Please check out our Art & Law Residency new website!

Program dates: January 2012 through August 2012
Application deadline: October 17, 2011

Notification: December 1, 2011


Program Goal

As legal and judicial issues now permeate every aspect of social, political and cultural life, artistic production is no longer immune. The Art & Law Residency provides an intellectual and artistic setting for participants to engage in ongoing discussions and debates that examine the overlap and disconnect between artistic production and the law from historical, social, ethical and intellectual standpoints. Using law as both a discourse and medium, new visual artwork and critical writing will come into being through the Program. All the participants will also gain experience and knowledge they can carry into the future beyond the Program.


The core of the Program will be semi-monthly Seminars directed at the theoretical and critical examination of current art and law issues. Seminars will take place at the law firm of Morrison & Foerster LLP. Faculty as well as leading legal scholars and visiting artists will lead these Seminars. During the course of the Program, artists and writers will develop new projects and papers and receive support from Faculty on a regular basis to discuss and address the aesthetic, practical, philosophical, legal and judicial aspects of their work. The Residency will culminate in a public Exhibition and Symposium held at the Maccarone Gallery in New York City where the participants will exhibit their projects and present papers. For a list of the 2010 Fellows and their Bios please click here.

Program Provides

1. Seminars: Twice a month, a legal scholar, artist and/or Program Faculty will lead Seminars as well as assign related readings. Topics for lectures and group discussions will include practical, theoretical, philosophical and speculative perspectives on art, property (tangible and intangible), contract, constitutional, and international law as well as free speech.

2. Legal consultation and representation: Access to private consultations with attorneys and work with assigned pro bono representation for individual projects as required. Additional legal advice and guidance in the form of individual meetings to discuss general practical and theoretical questions may be arranged.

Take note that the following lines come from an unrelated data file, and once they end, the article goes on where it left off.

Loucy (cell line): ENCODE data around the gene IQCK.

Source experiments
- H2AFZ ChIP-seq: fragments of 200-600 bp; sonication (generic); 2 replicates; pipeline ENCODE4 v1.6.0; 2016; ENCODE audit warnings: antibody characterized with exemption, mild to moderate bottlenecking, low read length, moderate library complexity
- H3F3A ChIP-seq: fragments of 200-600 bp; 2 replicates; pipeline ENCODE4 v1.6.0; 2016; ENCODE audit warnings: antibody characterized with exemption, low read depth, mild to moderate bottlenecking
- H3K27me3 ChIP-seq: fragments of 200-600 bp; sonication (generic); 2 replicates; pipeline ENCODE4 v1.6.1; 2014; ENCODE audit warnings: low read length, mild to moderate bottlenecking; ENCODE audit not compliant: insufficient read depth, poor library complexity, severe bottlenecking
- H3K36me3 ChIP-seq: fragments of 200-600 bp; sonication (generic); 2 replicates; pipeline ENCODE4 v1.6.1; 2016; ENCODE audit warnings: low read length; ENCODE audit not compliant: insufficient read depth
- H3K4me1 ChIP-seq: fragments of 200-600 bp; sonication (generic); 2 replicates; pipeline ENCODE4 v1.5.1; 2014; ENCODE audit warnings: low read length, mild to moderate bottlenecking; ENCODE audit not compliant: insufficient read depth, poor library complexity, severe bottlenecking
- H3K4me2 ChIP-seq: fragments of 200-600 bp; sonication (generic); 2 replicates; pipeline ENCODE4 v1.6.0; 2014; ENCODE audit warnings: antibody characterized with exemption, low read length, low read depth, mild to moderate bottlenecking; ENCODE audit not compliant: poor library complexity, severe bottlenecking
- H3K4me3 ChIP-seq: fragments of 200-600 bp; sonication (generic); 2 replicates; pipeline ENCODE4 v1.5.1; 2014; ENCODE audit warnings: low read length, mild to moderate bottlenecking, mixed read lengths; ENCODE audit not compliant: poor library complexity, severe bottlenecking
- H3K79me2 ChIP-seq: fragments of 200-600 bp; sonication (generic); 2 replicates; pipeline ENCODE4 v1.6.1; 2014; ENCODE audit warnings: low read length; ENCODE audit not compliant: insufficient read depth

3. Studio Visits and Mentoring: Visual artists will benefit from studio visits by visiting artists and curators. Writers will be assigned a mentor to help with the conceptualization and development of their papers.

4. Exhibition and Symposium: The culminating Exhibition and Symposium will be held at the Maccarone Gallery, in New York City, in August 2011. Art criticism participants will present papers at an evening Symposium and visual artists will display their final work during this Exhibition. A modest stipend will be provided towards production costs and/or research materials.

5. Van Lier Fellowships: VLA is pleased to announce that the residency will offer Van Lier Fellowships in its second and third years which VLA administers on behalf of the Van Lier Fund of the New York Community Trust. Van Lier Fellowships are made possible with the generous support of the New York Community Trust’s Edward and Sally Van Lier Fund.


VLA Residency Faculty:

Sergio Muñoz Sarmiento, Esq., Program Director and Faculty
Sarmiento is a visual artist and art lawyer interested in the intersection of art and law. He received his BA in Art from the University of Texas-El Paso, and an MFA in Art from The California Institute of the Arts. He was a Van Lier Fellow at the Whitney Museum's Independent Study Program in Studio and received his J.D. from Cornell Law School. He has taught critical theory, art law, and studio art at Harvard University, USC, U.C. Irvine, Occidental College, and CalArts, and lectured at a number of institutions, including Dia:Beacon, Fordham Law School, ICP/Bard, New York University School of Law, Pratt Institute, The Bronx Museum, Yale University, SVA, The Vera List Center for Arts and Politics, Columbia University School of the Arts, LMCC, Columbia Law School, Cornell Law School, Harvard University, and the Centre Sociologie de l'Innovation, Ecole des Mines de Paris. His work has been exhibited nationally and internationally, and his essays published in Cabinet Magazine, Law Text Culture, and Unbound: Harvard Journal of the Legal Left.

Elena M. Paul, Esq., Advisor and Program Faculty
Elena M. Paul is an arts and entertainment attorney and the Executive Director of Volunteer Lawyers for the Arts. In her legal practice, Paul represents artists and arts organizations specializing in corporate, transactional and intellectual property law. Paul has presented at institutions on a national basis, including College Art Association, Columbia University, Dance/NYC, the French Culinary Institute, Harvard Law School, Lower Manhattan Cultural Council, the School of Visual Arts, New York University, Sundance Film Festival and SXSW. She is also an Adjunct Professor at the New York Film Academy and the Brooklyn Law School. Paul received her Bachelor of Arts in Economics from Davidson College, phi beta kappa, and her Juris Doctor from Harvard Law School. Paul was a Wasserstein Public Interest Fellow at Harvard Law School and is a mentor for The John F. Kennedy Center for the Performing Arts in its Arts in Crisis Program.

Caryn Coleman, Curator and Faculty